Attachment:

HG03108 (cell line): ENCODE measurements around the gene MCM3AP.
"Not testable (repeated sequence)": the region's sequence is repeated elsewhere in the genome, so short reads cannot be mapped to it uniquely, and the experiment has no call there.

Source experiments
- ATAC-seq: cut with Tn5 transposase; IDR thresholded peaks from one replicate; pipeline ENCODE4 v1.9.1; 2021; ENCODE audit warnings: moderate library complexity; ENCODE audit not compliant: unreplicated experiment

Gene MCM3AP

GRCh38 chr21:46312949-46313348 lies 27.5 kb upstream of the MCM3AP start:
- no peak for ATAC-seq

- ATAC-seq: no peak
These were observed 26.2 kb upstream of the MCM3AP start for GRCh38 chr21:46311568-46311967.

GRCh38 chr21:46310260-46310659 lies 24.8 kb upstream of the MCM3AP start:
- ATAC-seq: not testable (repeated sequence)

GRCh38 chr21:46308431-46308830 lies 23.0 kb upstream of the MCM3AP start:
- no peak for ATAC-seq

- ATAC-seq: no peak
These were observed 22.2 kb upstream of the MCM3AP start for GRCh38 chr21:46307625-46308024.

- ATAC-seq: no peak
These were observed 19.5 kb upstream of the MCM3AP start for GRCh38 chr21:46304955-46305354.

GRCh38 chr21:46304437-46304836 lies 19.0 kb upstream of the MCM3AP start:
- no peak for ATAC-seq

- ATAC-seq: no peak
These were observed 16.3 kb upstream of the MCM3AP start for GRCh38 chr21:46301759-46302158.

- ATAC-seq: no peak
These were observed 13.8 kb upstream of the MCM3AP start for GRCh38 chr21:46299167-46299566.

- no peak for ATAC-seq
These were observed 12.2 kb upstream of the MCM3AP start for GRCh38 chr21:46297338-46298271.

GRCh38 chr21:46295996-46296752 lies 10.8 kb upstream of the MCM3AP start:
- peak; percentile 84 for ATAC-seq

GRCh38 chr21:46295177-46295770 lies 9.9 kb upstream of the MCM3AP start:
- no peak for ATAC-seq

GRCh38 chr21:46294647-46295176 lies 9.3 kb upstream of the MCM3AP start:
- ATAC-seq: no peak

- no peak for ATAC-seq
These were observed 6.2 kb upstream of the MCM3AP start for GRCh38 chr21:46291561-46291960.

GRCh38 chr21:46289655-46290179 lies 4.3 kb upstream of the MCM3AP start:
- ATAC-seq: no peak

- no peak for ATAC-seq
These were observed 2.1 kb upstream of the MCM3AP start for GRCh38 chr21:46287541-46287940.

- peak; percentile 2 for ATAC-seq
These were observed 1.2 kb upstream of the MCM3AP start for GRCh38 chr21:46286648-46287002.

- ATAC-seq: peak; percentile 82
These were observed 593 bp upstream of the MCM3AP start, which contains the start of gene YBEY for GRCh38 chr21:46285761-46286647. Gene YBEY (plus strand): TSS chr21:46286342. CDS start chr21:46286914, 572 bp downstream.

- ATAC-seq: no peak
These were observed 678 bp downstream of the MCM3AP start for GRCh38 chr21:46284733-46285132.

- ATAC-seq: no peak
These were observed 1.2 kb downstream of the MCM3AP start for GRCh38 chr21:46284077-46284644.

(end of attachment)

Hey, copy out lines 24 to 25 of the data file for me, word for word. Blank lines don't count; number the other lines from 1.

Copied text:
- no peak for ATAC-seq
These were observed 12.2 kb upstream of the MCM3AP start for GRCh38 chr21:46297338-46298271.